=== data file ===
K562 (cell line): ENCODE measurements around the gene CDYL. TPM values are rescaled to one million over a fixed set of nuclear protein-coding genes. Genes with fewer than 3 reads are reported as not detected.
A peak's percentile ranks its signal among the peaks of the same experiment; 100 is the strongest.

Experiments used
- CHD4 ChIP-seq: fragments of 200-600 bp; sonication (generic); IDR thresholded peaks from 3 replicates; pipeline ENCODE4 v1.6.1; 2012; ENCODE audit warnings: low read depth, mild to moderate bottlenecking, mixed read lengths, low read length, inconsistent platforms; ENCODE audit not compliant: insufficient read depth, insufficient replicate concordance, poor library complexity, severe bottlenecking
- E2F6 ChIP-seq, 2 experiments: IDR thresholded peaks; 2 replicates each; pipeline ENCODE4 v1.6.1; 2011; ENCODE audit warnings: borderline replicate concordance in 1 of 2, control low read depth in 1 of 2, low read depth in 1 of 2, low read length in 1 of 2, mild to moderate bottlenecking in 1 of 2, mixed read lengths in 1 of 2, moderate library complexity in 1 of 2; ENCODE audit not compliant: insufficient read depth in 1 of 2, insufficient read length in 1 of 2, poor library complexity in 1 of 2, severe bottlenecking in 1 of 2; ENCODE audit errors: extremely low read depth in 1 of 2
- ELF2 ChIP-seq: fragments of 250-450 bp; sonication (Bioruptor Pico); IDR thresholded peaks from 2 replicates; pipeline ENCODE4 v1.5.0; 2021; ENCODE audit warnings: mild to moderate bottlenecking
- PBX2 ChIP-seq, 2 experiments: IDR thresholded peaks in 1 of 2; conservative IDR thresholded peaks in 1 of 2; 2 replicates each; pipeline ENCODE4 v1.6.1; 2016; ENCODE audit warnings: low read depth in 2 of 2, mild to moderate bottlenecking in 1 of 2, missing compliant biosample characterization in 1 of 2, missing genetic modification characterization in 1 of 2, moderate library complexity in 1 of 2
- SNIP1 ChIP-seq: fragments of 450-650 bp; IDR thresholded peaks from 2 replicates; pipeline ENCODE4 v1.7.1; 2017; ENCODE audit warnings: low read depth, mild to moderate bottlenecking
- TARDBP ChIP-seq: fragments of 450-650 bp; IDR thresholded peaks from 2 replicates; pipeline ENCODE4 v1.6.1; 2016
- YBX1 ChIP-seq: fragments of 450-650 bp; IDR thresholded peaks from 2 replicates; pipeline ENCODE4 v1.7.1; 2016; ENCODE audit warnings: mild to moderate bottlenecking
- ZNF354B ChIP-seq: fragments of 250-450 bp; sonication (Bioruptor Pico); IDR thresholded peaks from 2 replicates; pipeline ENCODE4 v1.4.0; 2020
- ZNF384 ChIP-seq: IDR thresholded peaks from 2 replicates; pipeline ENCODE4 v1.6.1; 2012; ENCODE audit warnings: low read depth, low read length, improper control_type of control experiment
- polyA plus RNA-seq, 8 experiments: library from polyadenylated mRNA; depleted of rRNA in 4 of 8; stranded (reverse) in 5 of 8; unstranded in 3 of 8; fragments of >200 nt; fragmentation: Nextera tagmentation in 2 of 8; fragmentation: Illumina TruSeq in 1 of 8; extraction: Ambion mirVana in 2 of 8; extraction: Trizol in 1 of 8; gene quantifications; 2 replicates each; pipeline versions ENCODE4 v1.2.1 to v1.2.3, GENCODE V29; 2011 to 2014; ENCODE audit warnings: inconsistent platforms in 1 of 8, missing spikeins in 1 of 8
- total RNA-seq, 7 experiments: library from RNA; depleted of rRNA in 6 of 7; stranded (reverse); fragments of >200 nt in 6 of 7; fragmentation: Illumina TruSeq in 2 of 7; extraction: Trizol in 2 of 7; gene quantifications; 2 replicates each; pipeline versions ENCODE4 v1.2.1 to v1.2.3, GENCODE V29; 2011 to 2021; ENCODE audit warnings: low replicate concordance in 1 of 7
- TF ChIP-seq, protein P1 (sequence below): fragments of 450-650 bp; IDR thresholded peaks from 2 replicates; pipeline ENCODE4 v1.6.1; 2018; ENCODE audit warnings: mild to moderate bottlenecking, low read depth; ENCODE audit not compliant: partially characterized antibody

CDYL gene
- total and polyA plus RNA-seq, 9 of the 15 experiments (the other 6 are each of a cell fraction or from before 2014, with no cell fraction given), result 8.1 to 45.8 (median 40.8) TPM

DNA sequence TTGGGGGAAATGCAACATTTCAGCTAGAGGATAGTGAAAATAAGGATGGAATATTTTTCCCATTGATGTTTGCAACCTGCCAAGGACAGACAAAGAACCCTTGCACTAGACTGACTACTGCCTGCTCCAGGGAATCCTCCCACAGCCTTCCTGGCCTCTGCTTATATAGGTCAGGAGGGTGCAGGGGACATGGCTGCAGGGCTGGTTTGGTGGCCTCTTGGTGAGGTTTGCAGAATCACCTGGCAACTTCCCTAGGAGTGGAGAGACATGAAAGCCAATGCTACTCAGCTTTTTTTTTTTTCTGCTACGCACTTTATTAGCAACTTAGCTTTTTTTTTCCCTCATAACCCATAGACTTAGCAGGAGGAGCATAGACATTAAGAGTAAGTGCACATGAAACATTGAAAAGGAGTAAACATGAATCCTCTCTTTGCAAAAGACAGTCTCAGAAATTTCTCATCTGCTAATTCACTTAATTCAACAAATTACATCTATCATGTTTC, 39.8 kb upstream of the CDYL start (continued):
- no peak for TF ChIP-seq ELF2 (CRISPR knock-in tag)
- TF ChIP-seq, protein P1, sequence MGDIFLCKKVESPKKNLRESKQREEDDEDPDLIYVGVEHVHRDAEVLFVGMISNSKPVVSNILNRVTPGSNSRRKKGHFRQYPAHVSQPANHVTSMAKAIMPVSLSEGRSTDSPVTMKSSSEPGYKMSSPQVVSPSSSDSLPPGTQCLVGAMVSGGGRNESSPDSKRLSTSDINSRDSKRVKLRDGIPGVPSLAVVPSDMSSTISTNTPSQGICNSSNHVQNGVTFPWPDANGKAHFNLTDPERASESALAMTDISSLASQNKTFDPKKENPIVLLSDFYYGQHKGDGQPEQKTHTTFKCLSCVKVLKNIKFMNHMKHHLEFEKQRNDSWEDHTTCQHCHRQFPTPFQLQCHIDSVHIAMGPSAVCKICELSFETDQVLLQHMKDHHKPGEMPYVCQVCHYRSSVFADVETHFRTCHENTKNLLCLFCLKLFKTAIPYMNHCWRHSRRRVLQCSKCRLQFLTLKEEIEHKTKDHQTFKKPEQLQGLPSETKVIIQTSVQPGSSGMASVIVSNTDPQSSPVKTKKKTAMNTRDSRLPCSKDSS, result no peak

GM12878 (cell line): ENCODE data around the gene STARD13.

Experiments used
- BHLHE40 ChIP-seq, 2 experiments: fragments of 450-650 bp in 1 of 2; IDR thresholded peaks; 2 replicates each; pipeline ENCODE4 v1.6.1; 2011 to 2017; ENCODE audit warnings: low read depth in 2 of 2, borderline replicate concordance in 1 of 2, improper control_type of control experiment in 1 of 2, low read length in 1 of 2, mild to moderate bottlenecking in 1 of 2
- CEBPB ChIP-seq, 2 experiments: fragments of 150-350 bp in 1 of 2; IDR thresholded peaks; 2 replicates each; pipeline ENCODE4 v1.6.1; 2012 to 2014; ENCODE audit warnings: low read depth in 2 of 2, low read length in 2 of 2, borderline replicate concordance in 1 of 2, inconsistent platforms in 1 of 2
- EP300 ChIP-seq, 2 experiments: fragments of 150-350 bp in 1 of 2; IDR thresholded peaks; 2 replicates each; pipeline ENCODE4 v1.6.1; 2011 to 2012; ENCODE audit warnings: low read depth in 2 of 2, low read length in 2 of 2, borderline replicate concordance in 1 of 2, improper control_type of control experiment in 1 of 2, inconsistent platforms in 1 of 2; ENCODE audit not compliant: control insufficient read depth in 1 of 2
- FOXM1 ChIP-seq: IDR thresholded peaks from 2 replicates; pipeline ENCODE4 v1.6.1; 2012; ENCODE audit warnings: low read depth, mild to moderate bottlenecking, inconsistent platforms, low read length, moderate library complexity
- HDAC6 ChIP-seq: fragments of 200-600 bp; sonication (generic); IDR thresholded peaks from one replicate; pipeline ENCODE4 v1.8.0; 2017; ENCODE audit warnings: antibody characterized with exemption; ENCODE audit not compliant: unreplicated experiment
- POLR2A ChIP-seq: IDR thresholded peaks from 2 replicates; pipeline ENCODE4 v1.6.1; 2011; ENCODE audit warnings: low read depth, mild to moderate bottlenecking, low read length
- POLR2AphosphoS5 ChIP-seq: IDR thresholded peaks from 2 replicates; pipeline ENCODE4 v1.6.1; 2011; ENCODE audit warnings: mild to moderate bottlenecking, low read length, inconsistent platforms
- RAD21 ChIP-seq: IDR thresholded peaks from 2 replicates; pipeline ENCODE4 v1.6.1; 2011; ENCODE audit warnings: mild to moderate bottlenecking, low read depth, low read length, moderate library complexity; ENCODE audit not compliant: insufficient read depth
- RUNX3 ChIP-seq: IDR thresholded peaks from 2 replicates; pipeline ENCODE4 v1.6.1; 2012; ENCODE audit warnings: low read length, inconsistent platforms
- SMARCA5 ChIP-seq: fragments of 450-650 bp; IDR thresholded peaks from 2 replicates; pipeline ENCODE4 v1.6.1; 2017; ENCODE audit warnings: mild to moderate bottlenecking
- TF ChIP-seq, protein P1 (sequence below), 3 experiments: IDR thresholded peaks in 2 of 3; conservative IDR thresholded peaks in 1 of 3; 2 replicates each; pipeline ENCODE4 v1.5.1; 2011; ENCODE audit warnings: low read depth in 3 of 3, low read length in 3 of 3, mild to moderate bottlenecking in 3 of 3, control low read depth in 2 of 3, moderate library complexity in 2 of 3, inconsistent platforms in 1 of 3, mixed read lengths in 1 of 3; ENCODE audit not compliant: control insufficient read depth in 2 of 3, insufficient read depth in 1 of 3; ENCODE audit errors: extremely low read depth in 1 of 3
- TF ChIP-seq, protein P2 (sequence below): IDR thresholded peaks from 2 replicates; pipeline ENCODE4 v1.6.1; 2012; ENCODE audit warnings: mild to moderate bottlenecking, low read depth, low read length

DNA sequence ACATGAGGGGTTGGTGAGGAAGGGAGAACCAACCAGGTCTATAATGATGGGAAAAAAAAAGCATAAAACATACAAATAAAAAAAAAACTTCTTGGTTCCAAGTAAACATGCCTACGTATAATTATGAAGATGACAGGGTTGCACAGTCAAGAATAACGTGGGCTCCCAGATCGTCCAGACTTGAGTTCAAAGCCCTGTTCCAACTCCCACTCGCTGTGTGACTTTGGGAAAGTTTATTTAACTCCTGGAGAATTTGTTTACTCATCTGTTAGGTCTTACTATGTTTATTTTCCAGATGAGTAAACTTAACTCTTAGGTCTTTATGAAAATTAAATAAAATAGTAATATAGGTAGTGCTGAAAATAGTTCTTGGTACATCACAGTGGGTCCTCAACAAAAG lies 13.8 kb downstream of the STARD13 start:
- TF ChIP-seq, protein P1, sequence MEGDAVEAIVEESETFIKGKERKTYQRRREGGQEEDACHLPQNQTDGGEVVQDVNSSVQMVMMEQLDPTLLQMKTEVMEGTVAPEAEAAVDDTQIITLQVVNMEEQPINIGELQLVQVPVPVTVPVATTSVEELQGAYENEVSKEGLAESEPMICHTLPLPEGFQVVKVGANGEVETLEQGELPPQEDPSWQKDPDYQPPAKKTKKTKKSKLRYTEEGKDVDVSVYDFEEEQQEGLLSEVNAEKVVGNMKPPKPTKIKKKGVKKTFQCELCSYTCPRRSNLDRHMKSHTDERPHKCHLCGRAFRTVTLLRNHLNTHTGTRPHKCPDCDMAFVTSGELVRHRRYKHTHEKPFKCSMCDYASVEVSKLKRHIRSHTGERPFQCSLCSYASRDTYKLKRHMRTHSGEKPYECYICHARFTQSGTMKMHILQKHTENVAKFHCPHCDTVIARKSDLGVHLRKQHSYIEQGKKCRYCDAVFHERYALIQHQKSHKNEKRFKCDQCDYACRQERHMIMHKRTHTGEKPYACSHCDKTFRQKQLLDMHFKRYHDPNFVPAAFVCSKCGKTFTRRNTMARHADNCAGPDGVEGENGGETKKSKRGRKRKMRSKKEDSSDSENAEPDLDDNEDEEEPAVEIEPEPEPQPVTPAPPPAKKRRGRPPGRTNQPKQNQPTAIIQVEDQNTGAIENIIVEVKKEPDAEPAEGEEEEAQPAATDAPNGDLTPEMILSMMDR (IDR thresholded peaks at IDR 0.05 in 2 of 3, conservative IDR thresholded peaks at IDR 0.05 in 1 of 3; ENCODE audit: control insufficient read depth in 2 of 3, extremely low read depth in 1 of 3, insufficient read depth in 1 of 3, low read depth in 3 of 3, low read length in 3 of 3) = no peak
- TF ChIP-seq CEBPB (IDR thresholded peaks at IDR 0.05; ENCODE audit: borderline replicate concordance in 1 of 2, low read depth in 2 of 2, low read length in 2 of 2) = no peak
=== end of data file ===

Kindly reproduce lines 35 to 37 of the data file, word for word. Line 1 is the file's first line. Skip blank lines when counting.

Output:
DNA sequence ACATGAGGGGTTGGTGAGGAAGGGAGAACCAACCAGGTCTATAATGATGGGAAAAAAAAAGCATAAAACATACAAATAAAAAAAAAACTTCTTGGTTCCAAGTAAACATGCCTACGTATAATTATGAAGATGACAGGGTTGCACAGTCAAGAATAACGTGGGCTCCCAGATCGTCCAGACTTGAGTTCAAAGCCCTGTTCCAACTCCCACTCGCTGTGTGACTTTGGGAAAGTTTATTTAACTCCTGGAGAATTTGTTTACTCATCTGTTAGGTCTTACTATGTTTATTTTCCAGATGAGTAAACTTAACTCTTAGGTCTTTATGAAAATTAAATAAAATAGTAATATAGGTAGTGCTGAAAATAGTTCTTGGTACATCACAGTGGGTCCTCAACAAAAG lies 13.8 kb downstream of the STARD13 start:
- TF ChIP-seq, protein P1, sequence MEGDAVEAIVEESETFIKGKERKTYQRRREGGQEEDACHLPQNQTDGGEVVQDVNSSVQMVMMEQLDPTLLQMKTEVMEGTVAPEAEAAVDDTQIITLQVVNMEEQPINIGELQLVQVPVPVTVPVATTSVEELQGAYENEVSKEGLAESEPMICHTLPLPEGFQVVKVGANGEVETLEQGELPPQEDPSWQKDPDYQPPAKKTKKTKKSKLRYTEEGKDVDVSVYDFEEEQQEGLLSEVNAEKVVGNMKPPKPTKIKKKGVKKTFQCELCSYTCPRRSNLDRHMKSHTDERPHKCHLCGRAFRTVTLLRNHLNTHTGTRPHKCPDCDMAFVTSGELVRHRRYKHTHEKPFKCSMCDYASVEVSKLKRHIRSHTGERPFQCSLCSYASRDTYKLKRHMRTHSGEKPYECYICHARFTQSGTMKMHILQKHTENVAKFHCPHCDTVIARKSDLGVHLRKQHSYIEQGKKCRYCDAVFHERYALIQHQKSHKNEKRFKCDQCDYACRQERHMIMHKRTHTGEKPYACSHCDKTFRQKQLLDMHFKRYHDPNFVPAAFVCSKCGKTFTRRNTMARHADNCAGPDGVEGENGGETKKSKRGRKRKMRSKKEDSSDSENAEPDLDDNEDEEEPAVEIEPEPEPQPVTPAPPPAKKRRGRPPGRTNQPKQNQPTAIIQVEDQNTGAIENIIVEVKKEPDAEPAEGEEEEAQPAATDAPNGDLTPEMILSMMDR (IDR thresholded peaks at IDR 0.05 in 2 of 3, conservative IDR thresholded peaks at IDR 0.05 in 1 of 3; ENCODE audit: control insufficient read depth in 2 of 3, extremely low read depth in 1 of 3, insufficient read depth in 1 of 3, low read depth in 3 of 3, low read length in 3 of 3) = no peak
- TF ChIP-seq CEBPB (IDR thresholded peaks at IDR 0.05; ENCODE audit: borderline replicate concordance in 1 of 2, low read depth in 2 of 2, low read length in 2 of 2) = no peak